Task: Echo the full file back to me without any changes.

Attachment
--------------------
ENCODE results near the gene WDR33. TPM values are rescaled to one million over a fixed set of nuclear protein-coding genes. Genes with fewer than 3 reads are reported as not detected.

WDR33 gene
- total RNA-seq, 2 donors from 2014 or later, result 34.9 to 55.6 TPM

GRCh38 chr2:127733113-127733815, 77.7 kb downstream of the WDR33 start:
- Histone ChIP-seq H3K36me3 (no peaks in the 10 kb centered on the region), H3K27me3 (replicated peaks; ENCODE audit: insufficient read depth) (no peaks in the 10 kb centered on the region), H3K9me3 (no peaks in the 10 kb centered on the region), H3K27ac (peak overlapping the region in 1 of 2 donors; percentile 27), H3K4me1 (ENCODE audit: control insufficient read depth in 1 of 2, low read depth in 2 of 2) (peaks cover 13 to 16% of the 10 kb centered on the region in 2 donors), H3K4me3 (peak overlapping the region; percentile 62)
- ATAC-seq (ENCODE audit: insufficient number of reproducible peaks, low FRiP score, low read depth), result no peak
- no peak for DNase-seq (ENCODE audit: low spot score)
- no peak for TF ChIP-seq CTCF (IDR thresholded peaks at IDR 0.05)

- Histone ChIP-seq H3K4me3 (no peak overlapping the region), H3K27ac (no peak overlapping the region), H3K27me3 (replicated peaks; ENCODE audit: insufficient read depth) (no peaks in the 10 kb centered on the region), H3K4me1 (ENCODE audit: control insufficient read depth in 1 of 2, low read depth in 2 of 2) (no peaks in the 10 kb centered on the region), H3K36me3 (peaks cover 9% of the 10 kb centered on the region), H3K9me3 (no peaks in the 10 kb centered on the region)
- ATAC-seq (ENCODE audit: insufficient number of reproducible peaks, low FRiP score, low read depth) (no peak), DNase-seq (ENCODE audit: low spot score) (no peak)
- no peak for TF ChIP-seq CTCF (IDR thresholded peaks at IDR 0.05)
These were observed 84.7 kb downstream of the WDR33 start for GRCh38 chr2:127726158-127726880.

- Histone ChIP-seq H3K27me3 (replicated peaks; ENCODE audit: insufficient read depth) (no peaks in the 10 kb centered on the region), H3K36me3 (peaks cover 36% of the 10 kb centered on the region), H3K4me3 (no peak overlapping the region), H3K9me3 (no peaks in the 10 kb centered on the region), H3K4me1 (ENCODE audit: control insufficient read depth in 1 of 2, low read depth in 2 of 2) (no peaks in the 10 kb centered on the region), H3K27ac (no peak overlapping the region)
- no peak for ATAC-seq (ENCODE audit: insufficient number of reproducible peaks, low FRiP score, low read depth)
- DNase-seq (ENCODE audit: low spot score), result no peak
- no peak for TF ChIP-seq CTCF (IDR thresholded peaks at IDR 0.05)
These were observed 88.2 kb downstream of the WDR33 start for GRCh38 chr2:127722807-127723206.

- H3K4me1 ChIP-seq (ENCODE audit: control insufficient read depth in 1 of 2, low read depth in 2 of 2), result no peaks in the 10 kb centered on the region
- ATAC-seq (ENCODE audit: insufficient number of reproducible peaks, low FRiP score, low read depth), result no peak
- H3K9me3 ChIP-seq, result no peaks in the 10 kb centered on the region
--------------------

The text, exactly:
ENCODE results near the gene WDR33. TPM values are rescaled to one million over a fixed set of nuclear protein-coding genes. Genes with fewer than 3 reads are reported as not detected.

WDR33 gene
- total RNA-seq, 2 donors from 2014 or later, result 34.9 to 55.6 TPM

GRCh38 chr2:127733113-127733815, 77.7 kb downstream of the WDR33 start:
- Histone ChIP-seq H3K36me3 (no peaks in the 10 kb centered on the region), H3K27me3 (replicated peaks; ENCODE audit: insufficient read depth) (no peaks in the 10 kb centered on the region), H3K9me3 (no peaks in the 10 kb centered on the region), H3K27ac (peak overlapping the region in 1 of 2 donors; percentile 27), H3K4me1 (ENCODE audit: control insufficient read depth in 1 of 2, low read depth in 2 of 2) (peaks cover 13 to 16% of the 10 kb centered on the region in 2 donors), H3K4me3 (peak overlapping the region; percentile 62)
- ATAC-seq (ENCODE audit: insufficient number of reproducible peaks, low FRiP score, low read depth), result no peak
- no peak for DNase-seq (ENCODE audit: low spot score)
- no peak for TF ChIP-seq CTCF (IDR thresholded peaks at IDR 0.05)

- Histone ChIP-seq H3K4me3 (no peak overlapping the region), H3K27ac (no peak overlapping the region), H3K27me3 (replicated peaks; ENCODE audit: insufficient read depth) (no peaks in the 10 kb centered on the region), H3K4me1 (ENCODE audit: control insufficient read depth in 1 of 2, low read depth in 2 of 2) (no peaks in the 10 kb centered on the region), H3K36me3 (peaks cover 9% of the 10 kb centered on the region), H3K9me3 (no peaks in the 10 kb centered on the region)
- ATAC-seq (ENCODE audit: insufficient number of reproducible peaks, low FRiP score, low read depth) (no peak), DNase-seq (ENCODE audit: low spot score) (no peak)
- no peak for TF ChIP-seq CTCF (IDR thresholded peaks at IDR 0.05)
These were observed 84.7 kb downstream of the WDR33 start for GRCh38 chr2:127726158-127726880.

- Histone ChIP-seq H3K27me3 (replicated peaks; ENCODE audit: insufficient read depth) (no peaks in the 10 kb centered on the region), H3K36me3 (peaks cover 36% of the 10 kb centered on the region), H3K4me3 (no peak overlapping the region), H3K9me3 (no peaks in the 10 kb centered on the region), H3K4me1 (ENCODE audit: control insufficient read depth in 1 of 2, low read depth in 2 of 2) (no peaks in the 10 kb centered on the region), H3K27ac (no peak overlapping the region)
- no peak for ATAC-seq (ENCODE audit: insufficient number of reproducible peaks, low FRiP score, low read depth)
- DNase-seq (ENCODE audit: low spot score), result no peak
- no peak for TF ChIP-seq CTCF (IDR thresholded peaks at IDR 0.05)
These were observed 88.2 kb downstream of the WDR33 start for GRCh38 chr2:127722807-127723206.

- H3K4me1 ChIP-seq (ENCODE audit: control insufficient read depth in 1 of 2, low read depth in 2 of 2), result no peaks in the 10 kb centered on the region
- ATAC-seq (ENCODE audit: insufficient number of reproducible peaks, low FRiP score, low read depth), result no peak
- H3K9me3 ChIP-seq, result no peaks in the 10 kb centered on the region